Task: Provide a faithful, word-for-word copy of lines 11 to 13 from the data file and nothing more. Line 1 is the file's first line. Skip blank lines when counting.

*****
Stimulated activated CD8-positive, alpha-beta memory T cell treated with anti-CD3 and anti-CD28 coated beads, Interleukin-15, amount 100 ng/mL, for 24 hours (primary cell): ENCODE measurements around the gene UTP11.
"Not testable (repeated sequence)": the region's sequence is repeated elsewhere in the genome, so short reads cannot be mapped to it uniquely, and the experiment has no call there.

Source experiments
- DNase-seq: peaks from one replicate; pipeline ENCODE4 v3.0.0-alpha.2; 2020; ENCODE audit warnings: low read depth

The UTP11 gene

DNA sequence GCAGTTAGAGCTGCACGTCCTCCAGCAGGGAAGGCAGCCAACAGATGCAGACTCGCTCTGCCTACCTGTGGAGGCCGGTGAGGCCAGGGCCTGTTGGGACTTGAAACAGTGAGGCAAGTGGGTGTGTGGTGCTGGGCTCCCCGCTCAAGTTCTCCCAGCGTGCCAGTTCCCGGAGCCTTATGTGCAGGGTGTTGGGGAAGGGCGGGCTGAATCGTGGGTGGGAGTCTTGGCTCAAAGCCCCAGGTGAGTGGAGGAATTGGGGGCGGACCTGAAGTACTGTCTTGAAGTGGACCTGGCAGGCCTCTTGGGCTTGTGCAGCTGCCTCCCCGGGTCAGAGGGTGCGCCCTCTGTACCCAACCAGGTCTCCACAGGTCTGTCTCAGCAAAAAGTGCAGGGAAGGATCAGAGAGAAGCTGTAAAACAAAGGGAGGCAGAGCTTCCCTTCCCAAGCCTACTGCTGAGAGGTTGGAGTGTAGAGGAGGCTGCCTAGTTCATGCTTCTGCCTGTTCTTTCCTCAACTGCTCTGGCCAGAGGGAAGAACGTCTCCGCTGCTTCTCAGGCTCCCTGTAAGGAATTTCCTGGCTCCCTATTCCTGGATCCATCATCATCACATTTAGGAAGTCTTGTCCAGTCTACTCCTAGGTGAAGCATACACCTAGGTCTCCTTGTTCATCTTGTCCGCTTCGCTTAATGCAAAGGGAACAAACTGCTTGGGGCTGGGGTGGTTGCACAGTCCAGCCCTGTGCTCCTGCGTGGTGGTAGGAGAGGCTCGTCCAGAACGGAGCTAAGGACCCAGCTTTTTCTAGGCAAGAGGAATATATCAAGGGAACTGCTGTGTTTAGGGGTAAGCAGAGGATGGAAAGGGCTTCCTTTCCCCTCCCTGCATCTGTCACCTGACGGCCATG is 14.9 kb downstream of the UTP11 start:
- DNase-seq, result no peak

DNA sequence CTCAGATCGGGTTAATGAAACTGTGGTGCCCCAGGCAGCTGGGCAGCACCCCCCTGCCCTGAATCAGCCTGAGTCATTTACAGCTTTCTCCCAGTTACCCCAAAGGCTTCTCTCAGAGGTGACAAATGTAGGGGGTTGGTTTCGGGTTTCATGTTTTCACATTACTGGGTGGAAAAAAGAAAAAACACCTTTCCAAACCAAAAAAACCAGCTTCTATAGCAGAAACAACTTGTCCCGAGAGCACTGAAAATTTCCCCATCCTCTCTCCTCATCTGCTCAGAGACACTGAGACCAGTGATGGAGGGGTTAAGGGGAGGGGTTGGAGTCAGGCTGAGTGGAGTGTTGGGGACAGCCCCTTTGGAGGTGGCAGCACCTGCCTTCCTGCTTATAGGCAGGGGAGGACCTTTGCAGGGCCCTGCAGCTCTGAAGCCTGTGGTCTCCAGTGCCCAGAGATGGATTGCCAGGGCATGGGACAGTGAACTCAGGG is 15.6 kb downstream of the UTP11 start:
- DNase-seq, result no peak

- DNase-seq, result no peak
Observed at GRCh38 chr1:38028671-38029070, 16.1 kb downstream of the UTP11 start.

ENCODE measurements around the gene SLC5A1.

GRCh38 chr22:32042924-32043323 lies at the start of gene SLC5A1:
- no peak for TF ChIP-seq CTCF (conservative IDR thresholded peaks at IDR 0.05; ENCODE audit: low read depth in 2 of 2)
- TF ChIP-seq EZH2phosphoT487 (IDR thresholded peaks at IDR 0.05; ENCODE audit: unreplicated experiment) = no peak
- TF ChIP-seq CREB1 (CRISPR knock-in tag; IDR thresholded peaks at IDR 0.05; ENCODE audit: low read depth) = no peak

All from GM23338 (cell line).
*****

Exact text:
Observed at GRCh38 chr1:38028671-38029070, 16.1 kb downstream of the UTP11 start.

ENCODE measurements around the gene SLC5A1.

GRCh38 chr22:32042924-32043323 lies at the start of gene SLC5A1: